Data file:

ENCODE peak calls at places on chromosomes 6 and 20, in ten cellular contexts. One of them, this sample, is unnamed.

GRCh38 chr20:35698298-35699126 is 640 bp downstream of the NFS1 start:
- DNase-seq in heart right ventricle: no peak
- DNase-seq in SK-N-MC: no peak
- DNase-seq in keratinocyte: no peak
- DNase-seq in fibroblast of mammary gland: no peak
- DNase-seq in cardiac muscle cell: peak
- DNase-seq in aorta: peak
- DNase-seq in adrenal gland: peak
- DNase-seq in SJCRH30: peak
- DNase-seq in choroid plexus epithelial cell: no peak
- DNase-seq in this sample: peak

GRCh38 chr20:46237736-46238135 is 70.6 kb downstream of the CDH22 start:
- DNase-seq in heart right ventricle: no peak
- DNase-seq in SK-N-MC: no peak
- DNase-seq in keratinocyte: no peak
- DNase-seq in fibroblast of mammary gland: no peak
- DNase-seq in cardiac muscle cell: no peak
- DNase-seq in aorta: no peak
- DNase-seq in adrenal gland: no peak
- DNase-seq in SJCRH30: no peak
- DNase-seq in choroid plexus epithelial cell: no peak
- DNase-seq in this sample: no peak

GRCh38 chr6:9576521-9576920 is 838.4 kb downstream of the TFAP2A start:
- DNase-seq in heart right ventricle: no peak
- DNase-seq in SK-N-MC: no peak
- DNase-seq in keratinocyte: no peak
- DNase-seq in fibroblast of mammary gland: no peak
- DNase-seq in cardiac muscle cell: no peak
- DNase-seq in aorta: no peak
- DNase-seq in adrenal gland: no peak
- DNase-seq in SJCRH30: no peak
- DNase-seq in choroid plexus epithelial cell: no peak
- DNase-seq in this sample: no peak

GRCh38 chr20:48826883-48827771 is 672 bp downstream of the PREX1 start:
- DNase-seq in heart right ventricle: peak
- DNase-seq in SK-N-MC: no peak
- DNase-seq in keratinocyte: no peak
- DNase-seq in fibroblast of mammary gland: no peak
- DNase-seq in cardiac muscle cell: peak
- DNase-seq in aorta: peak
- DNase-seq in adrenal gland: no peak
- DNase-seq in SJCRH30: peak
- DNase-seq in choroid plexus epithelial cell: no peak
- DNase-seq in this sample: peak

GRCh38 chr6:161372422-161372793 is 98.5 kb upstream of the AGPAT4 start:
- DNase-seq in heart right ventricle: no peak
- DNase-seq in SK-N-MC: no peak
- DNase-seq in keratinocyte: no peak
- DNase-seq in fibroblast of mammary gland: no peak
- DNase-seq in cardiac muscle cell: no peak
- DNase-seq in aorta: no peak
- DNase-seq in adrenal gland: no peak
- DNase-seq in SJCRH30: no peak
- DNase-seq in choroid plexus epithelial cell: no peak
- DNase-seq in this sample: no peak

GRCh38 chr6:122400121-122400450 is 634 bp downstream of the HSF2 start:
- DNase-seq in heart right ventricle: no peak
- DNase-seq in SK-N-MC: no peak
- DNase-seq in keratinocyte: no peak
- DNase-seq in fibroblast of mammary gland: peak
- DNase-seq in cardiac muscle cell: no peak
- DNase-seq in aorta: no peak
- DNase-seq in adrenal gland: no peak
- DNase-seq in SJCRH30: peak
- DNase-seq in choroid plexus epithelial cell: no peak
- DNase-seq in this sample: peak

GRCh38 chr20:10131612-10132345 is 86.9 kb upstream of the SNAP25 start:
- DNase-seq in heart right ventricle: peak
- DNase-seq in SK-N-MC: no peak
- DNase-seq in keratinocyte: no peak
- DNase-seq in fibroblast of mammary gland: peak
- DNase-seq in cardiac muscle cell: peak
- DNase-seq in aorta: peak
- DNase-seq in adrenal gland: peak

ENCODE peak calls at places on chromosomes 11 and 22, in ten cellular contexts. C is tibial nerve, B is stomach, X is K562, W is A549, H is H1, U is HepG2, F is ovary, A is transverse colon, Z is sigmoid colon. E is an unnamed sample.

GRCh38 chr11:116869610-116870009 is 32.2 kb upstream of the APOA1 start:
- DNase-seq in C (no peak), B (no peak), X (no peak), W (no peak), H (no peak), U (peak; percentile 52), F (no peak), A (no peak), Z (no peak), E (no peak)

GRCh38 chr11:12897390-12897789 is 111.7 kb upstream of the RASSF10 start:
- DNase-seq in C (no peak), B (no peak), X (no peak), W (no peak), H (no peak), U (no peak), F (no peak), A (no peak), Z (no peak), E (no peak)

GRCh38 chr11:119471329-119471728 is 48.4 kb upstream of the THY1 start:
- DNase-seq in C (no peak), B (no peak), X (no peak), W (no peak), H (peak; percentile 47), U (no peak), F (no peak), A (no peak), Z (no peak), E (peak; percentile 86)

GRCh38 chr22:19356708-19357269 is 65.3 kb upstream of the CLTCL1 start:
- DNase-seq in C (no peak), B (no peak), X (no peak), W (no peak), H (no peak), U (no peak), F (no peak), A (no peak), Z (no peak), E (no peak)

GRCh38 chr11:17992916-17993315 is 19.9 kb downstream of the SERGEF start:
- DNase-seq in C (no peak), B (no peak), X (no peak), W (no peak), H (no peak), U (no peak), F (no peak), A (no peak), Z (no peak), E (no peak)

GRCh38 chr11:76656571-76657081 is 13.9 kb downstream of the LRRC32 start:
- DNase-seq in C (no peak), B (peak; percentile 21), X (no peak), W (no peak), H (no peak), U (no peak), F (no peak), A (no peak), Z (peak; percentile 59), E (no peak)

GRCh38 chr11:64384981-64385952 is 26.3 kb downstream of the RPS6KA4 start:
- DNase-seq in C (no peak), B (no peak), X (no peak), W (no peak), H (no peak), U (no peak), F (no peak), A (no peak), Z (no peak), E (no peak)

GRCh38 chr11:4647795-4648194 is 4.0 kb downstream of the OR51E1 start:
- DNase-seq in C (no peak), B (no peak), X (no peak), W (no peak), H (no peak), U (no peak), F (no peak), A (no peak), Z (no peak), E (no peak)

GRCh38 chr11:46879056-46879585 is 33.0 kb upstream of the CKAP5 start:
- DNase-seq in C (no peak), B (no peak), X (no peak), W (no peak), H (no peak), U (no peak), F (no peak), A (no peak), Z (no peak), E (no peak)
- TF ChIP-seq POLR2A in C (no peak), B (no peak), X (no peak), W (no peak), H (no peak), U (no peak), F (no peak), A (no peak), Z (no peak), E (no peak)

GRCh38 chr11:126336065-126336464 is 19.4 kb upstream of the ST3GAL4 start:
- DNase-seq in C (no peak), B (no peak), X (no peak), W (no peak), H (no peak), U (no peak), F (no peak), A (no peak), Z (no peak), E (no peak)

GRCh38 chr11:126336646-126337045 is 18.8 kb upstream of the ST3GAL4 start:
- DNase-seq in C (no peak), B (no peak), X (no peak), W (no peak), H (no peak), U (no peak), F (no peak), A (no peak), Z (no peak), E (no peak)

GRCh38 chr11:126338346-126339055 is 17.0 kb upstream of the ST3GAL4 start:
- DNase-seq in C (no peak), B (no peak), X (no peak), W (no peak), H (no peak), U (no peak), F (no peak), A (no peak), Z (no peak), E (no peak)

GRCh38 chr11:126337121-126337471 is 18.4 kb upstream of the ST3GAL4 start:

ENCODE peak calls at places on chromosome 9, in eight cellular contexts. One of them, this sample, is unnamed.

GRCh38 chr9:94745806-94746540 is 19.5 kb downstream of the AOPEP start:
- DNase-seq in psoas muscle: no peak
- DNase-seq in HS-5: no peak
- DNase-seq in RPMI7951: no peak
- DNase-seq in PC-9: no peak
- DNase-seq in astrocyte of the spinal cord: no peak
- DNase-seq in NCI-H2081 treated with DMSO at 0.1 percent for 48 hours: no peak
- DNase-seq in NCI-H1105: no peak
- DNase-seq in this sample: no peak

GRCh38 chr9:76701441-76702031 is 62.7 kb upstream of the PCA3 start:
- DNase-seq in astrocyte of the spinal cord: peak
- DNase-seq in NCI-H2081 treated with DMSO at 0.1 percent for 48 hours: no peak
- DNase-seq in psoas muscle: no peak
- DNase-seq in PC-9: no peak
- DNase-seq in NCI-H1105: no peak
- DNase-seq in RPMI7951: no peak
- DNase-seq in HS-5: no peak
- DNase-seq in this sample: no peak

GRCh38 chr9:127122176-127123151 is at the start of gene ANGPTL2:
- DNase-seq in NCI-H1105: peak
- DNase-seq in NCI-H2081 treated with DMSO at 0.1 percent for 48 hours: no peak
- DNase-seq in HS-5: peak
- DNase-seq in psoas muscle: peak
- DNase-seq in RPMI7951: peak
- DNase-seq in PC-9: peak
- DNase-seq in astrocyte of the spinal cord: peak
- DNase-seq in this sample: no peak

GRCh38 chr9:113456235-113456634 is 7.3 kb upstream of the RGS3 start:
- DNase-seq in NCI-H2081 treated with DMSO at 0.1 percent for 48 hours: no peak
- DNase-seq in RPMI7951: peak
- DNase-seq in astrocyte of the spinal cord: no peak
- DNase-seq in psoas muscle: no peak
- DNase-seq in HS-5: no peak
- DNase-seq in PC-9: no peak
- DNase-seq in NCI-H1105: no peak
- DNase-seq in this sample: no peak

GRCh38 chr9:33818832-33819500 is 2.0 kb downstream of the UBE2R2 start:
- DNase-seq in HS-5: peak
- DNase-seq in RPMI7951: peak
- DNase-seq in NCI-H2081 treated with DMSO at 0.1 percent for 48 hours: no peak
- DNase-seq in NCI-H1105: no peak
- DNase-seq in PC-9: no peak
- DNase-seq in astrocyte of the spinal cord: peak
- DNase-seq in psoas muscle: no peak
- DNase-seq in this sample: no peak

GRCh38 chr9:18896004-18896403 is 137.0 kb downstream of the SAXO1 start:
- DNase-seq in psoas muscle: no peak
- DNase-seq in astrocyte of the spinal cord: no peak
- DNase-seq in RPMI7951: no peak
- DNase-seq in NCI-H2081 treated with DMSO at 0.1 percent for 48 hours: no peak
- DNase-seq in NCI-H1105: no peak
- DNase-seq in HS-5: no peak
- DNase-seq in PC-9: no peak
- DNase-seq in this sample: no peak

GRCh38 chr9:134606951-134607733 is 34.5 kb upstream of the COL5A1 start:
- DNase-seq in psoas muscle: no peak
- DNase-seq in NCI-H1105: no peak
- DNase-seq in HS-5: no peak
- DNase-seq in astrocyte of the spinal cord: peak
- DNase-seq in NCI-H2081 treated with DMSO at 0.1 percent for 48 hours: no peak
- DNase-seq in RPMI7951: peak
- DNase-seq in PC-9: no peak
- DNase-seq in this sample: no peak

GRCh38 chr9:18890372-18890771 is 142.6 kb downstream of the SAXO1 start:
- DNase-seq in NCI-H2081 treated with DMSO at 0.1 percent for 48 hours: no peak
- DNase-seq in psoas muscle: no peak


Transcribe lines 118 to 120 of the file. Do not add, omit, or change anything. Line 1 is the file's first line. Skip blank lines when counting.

- DNase-seq in NCI-H1105: no peak
- DNase-seq in RPMI7951: no peak
- DNase-seq in HS-5: no peak